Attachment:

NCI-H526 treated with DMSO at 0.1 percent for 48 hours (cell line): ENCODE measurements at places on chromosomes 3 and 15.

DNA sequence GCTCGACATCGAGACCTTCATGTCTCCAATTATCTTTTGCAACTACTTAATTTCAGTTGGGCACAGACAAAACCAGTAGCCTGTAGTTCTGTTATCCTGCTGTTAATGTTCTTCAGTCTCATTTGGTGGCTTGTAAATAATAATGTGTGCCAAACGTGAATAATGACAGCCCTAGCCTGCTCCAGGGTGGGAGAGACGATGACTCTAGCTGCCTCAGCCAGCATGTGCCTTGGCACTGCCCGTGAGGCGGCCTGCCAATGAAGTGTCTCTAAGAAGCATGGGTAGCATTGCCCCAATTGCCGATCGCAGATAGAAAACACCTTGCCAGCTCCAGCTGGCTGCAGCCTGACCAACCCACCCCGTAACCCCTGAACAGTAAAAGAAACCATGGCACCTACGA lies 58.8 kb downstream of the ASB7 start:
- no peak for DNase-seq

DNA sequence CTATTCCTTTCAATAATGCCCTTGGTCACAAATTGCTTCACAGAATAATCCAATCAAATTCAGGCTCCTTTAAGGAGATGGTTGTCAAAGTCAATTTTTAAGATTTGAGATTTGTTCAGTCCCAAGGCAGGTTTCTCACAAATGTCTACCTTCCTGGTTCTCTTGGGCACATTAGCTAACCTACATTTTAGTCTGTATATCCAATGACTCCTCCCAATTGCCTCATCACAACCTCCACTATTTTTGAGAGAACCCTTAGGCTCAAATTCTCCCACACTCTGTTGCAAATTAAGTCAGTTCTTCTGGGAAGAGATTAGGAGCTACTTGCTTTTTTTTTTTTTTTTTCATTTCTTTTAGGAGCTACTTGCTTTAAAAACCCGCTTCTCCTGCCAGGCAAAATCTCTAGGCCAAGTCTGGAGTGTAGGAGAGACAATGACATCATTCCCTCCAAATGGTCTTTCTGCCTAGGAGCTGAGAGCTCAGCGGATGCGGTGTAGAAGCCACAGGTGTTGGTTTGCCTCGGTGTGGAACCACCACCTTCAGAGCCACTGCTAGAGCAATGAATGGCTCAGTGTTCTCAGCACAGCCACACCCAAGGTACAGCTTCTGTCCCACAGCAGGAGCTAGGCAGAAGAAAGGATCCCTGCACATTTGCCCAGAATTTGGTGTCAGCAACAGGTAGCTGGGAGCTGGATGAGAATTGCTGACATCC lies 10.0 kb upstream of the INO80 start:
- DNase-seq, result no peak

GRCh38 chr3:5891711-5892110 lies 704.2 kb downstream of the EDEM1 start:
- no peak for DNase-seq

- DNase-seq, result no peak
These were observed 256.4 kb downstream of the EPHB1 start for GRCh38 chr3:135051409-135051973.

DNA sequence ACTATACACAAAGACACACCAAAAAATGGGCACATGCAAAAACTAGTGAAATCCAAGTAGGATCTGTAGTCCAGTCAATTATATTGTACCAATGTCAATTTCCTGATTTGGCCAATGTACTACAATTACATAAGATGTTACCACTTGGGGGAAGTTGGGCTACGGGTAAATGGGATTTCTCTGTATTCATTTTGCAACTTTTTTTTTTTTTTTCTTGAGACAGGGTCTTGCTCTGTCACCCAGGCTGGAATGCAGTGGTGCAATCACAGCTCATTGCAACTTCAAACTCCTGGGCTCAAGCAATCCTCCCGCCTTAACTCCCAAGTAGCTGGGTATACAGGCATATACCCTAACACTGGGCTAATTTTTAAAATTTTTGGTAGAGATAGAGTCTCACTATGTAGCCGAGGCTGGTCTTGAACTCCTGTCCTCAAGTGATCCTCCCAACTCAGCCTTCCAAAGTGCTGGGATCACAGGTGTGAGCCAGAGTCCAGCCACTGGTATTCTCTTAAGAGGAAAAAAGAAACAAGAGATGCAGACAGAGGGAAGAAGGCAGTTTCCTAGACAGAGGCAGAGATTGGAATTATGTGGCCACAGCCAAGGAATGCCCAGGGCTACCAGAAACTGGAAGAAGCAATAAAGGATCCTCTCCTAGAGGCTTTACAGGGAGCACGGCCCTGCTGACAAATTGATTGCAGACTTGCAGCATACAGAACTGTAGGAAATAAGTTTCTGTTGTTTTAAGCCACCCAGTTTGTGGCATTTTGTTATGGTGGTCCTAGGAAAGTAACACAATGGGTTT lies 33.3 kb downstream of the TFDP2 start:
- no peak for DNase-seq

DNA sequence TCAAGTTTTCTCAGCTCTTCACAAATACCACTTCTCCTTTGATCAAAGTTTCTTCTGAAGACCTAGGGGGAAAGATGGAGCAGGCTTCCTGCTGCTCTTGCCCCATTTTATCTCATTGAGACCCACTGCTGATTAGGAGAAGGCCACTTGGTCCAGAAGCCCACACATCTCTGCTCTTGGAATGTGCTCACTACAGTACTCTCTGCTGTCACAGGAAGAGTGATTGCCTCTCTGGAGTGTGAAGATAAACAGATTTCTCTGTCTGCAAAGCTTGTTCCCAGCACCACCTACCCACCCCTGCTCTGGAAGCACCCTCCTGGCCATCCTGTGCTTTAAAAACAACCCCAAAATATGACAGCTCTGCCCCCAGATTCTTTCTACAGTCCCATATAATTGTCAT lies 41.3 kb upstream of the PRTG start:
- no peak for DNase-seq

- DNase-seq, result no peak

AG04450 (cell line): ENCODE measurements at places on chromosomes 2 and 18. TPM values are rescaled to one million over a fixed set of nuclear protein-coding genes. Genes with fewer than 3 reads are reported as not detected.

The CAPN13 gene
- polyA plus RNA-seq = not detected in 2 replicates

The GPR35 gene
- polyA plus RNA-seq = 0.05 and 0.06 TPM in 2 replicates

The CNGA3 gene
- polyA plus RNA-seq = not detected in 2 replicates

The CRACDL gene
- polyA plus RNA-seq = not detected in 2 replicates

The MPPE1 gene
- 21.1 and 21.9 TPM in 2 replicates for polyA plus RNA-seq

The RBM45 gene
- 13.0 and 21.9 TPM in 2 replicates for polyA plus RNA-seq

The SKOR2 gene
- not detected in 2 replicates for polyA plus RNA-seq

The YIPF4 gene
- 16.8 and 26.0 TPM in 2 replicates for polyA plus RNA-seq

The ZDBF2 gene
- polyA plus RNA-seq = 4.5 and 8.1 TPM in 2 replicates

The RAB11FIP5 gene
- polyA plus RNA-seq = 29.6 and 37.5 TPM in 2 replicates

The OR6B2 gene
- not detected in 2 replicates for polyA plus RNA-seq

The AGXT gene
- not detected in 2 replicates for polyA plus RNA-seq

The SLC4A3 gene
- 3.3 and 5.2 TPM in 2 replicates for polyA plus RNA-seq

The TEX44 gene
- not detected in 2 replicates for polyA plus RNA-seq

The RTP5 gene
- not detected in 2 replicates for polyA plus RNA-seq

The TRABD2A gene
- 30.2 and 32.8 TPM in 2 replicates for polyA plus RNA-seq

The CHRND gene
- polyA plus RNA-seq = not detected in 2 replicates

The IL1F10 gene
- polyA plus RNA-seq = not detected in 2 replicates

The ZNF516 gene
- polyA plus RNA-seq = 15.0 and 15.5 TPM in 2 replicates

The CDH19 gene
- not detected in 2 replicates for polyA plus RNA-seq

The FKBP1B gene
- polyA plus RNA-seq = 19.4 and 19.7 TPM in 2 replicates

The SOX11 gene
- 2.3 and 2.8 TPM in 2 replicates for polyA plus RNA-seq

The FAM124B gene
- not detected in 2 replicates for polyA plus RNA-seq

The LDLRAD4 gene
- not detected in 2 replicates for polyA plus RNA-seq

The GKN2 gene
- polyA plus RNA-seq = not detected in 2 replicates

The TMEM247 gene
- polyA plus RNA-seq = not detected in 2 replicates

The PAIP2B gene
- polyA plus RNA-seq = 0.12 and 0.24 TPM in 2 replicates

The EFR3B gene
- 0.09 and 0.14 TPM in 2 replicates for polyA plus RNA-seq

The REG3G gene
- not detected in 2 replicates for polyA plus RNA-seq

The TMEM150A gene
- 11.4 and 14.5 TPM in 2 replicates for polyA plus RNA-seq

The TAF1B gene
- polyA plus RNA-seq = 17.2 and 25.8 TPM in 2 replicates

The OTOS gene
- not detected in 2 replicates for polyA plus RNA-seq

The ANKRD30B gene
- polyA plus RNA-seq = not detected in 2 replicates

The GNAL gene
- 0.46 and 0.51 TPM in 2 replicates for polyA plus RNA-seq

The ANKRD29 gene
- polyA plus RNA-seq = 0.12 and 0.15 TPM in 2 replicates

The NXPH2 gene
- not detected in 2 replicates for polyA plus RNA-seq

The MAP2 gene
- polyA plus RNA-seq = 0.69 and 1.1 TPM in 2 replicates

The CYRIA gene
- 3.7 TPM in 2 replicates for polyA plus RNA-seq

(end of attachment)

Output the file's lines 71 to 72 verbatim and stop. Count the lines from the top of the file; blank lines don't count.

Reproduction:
- 0.09 and 0.14 TPM in 2 replicates for polyA plus RNA-seq

The REG3G gene